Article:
By Claire Curry
Most people seek out mixed martial arts for the spectacular victories and—quite literally—crushing defeats. Fordham marketing professor Hooman Estelami was drawn in by its statistics.
Gathering data on more than 1,100 fights held over a seven-year period, Estelami mined a wide range of stats for factors that influenced success in the cage.
The lucky number? Twenty-two.
Estelami determined that MMA fighters—who engage in a full-contact combat sport that blends techniques from Brazilian jiu-jitsu, Muay Thai fighting, boxing and other traditions—reach peak performance at age 22.
As they age, they become less likely to win and more likely to get hurt: Fighters in their 30s have a 50-percent higher chance of injury. His other findings, published in the book Predictors of Victory and Injury in Mixed Martial Arts Combat: A Scientific Study of Professional Fight Records (Bahar Books, 2014) explore the effects of hometown advantage, height, weight, and arm reach—as for a strike against an opponent.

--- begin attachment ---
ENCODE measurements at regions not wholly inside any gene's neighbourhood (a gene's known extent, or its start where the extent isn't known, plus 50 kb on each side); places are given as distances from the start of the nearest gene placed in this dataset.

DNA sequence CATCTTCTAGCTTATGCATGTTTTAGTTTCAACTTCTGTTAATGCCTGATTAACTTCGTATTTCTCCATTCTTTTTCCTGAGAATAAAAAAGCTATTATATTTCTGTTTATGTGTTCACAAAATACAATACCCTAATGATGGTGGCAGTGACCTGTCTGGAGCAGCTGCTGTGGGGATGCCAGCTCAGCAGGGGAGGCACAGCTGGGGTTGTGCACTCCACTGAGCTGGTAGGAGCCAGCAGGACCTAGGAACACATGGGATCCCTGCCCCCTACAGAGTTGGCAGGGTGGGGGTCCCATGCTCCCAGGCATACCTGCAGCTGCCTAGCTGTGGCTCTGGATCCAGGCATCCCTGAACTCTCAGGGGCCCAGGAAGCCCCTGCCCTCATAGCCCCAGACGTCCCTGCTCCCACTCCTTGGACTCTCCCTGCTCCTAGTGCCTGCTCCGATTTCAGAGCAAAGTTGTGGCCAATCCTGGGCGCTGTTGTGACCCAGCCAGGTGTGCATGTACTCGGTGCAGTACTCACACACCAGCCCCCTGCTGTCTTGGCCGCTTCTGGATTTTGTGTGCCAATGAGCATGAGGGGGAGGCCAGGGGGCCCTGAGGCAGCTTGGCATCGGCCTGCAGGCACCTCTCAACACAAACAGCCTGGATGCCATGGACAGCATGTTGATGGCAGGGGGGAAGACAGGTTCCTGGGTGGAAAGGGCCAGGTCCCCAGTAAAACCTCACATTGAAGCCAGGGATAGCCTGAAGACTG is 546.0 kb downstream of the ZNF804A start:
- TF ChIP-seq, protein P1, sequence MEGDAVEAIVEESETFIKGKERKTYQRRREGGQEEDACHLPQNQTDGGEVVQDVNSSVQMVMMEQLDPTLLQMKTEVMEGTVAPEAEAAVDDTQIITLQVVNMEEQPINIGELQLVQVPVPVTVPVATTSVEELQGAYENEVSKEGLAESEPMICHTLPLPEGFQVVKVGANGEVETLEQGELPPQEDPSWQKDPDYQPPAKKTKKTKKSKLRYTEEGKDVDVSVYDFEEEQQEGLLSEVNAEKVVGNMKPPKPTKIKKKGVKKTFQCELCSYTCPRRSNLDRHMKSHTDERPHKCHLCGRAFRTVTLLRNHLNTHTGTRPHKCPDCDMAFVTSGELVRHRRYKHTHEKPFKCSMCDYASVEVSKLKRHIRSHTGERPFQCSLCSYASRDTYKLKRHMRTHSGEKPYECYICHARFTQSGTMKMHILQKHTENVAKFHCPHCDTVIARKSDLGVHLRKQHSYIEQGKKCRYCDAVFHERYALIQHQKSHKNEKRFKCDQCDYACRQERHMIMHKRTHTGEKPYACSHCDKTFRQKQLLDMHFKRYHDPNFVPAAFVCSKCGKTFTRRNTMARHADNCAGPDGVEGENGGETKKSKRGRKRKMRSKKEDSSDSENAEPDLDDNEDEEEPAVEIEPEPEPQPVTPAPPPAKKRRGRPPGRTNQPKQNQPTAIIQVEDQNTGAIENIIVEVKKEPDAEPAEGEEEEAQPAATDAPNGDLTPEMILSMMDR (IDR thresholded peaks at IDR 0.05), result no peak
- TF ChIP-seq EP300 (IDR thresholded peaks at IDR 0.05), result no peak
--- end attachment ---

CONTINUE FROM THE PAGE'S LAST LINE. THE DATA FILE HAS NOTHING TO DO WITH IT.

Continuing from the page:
“The massive amount of accumulated data enables us to apply statistical methods of analysis to scientifically establish the drivers of victory and defeat inside the cage,” Estelami said.
“The findings of this study will aid professionals in the mixed martial arts to better understand the sport, its risks and its potentials.”
Estelami’s research is an example of the many Fordham faculty projects that are accomplished each year with student support: A co-author on the paper that lead to the book is Francis Dehel, GSB ’13, who was privileged to work with him through the Father William E. Boyle Society, an honor organization at the Gabelli School of Business.